When Kirilenko choose to fire a baseline pass into the 15th row rather than drive hard to the hoop in the closing minute, I’d seen about all I could take. And it’s getting cliche to point fingers at Boozer, but Basketbawful reader Misha said everything I wanted to say about Sunday’s game:
Carlos Boozer: From Basketbawful reader Misha: “I want to make sure that Boozer gets a mention in tomorrow’s WotW post. I don’t think I’ve ever been as disgusted by watching basketball on TV. Boozer’s selective effort was insulting. While I am sure he played as hard as he could on offense, he was practically absent on the other end of the court. He was absolutely abused by Bynum and Gasol in the post. After every turnover, he walked back on defence and several times the Lakers had the numbers just because he didn’t bother to run just a little bit harder. His screen and roll defense was by far the worst I’ve ever seen. Pretending to step out on a screen without actually doing so is much worse in my mind than doing nothing. During the game, he actually created lanes for Kobe to drive to the hoop (picking his own man, Kirilenko or Brewer, a few times).” Yep. The Booz was a loss on defense. But Jerry Sloan doesn’t have much choice other than to play him…and pray the Lakers miss a shot or two.
The important question came from the post game show on NBA TV. After Jerry Sloan finished his press conference, Andre Aldridge and Steve Smith took a few moments to appreciate Sloan’s old-school aphorisms and tough love for his team. Then Smith dropped the bomb by mentioning that he and Sloan once co-hosted a basketball clinic on an indian reservation and it was a great experience.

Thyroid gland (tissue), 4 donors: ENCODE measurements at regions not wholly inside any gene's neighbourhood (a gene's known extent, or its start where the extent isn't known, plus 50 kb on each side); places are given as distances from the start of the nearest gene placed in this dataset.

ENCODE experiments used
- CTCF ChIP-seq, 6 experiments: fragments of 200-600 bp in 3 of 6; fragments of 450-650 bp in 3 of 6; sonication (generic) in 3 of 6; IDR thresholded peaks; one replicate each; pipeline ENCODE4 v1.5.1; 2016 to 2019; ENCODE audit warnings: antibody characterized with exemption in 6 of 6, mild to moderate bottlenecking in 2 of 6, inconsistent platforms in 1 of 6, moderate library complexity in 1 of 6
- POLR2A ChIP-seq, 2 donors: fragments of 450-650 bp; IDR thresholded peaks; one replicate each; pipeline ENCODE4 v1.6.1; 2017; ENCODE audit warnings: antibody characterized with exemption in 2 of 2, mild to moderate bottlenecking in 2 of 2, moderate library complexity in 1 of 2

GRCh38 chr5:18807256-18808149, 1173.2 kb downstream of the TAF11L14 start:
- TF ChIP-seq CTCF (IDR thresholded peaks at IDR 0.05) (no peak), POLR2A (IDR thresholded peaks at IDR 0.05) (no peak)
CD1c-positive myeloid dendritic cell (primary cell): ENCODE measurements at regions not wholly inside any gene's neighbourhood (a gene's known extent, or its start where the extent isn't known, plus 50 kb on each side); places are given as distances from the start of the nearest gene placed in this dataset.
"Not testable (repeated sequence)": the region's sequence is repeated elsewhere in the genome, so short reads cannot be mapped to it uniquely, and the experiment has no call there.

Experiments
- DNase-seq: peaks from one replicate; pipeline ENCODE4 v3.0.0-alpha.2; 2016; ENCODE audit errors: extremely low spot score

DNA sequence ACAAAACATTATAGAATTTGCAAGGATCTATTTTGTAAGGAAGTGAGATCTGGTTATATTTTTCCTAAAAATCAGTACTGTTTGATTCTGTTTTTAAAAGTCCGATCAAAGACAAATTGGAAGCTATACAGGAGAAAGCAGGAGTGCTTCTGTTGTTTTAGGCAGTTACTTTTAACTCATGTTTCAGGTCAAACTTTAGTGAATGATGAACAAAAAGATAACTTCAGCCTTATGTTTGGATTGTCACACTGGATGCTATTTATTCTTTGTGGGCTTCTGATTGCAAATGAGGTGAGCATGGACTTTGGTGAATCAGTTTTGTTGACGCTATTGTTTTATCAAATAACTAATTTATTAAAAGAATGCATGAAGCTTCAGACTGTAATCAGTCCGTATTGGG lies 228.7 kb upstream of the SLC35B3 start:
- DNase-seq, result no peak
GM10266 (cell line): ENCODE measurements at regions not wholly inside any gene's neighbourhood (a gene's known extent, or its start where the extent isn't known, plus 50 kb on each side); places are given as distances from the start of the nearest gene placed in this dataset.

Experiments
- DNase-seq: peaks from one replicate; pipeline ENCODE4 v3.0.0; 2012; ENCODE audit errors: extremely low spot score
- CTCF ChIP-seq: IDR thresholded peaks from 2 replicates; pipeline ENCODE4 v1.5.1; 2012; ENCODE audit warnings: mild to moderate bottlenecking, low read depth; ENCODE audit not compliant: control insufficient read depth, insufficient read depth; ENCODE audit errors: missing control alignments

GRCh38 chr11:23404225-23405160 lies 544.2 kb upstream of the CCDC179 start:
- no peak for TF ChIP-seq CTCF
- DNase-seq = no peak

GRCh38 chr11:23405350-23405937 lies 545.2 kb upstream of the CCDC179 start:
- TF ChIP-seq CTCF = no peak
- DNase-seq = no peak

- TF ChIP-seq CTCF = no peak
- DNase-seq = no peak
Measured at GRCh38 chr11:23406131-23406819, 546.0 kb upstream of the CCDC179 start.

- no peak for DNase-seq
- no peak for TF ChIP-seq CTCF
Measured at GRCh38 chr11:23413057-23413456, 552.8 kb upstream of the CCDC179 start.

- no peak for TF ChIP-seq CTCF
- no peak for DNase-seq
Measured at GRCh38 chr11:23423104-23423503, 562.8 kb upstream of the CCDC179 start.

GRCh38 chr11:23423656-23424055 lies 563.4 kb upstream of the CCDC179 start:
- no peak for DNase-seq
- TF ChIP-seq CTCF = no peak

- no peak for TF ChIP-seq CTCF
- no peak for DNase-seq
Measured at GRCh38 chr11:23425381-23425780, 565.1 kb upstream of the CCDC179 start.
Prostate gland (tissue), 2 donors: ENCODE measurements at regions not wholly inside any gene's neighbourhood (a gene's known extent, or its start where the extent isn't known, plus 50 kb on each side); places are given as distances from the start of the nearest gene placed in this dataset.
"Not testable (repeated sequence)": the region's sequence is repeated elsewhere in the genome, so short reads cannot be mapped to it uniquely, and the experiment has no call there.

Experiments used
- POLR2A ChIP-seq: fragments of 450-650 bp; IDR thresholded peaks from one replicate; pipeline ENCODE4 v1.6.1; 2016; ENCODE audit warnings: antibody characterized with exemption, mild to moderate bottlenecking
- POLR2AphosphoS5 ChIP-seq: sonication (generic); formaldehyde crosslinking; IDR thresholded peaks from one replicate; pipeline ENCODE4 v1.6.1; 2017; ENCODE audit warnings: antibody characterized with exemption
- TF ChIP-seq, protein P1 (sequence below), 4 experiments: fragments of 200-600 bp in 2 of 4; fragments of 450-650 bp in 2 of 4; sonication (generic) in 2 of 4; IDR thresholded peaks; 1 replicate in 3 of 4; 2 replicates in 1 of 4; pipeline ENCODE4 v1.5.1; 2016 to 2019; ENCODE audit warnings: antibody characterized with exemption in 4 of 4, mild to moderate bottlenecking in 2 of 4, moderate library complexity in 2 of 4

Google knows nothing of this mythical basketball camp for our indigenous ballers. Was it hosted by Kareem at the Fort Apache Indian Reservation in Whiteriver, Arizona? Is this the explanation for the unbelievable basketball being played on reservations across the country?
That’s not a joke, by the way. “Rez Ball” is legendary among any baller who has seen it firsthand. Check this:
But what exactly is rez ball?
“Organized chaos,” says Mabry, “much more physical than organized ball.” Exact definitions differ but most agree that it’s a run-and-gun, fast-breaking endeavor full of showboating and no-look passes.
Rob McDonald, the spokesperson for the Salish Kootenai tribe and a longtime rez ball fan says, “Indian ball is its own kind of ball.”
He explains that there is a rare connection between players in rez ball. With fewer players, fewer time-outs, no organized plays, he likens it to jazz musicians who compliment each other. He insists there is a pureness and excitement in rez ball that exemplifies native traditional and family ways.
“Rez ballers were my NBA when I grew up,” he says proudly.
“Rez ball” has a long history in Indian Country and has existed largely as a world unto itself, mostly confined to reservations and surrounding areas. Indian basketball tournaments, essentially semi-pro events, have enjoyed a huge following for many years. The Wapato Tournament on the Yakama reservation in Washington State, which is in its 52nd year, is one of the larger, more established events and hires state-certified officials to oversee competition.
Even with the tenuous “Basketball is Jazz” connections, I can’t imagine Jerry Sloan and Steve Smith crossing paths in the tunnel after a game and discovering they have a shared passion for hoops education on Indian Reservations and exchanging contact info to make it happen. But make no mistake: I would pay top dollar to attend that basketball camp.
Tonight is the second round of the D-League Playoffs. The Utah Flash are at home against the Dakota Wizards. As always, Ridiculous Upside has the preview.
Join me at the game in Orem or follow my live updates at http://twitter.com/saltcityhoops as I try to make witty commentary and enjoy the only team in Utah who seems to want to play another day.